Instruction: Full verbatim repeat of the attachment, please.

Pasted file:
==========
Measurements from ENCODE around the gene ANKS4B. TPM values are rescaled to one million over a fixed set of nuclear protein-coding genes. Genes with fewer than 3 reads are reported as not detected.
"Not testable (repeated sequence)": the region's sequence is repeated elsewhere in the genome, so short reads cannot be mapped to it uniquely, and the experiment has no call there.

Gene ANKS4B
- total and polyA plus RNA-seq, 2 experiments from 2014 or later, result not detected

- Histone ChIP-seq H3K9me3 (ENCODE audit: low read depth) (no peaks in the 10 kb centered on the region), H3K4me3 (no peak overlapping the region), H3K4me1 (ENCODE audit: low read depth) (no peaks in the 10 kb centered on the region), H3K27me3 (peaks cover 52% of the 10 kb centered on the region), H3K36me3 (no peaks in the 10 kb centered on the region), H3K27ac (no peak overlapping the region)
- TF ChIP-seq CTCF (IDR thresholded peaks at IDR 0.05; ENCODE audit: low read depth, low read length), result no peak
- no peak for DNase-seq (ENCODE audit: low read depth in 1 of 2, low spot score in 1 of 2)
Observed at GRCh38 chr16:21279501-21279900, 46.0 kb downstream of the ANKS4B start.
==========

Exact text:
Measurements from ENCODE around the gene ANKS4B. TPM values are rescaled to one million over a fixed set of nuclear protein-coding genes. Genes with fewer than 3 reads are reported as not detected.
"Not testable (repeated sequence)": the region's sequence is repeated elsewhere in the genome, so short reads cannot be mapped to it uniquely, and the experiment has no call there.

Gene ANKS4B
- total and polyA plus RNA-seq, 2 experiments from 2014 or later, result not detected

- Histone ChIP-seq H3K9me3 (ENCODE audit: low read depth) (no peaks in the 10 kb centered on the region), H3K4me3 (no peak overlapping the region), H3K4me1 (ENCODE audit: low read depth) (no peaks in the 10 kb centered on the region), H3K27me3 (peaks cover 52% of the 10 kb centered on the region), H3K36me3 (no peaks in the 10 kb centered on the region), H3K27ac (no peak overlapping the region)
- TF ChIP-seq CTCF (IDR thresholded peaks at IDR 0.05; ENCODE audit: low read depth, low read length), result no peak
- no peak for DNase-seq (ENCODE audit: low read depth in 1 of 2, low spot score in 1 of 2)
Observed at GRCh38 chr16:21279501-21279900, 46.0 kb downstream of the ANKS4B start.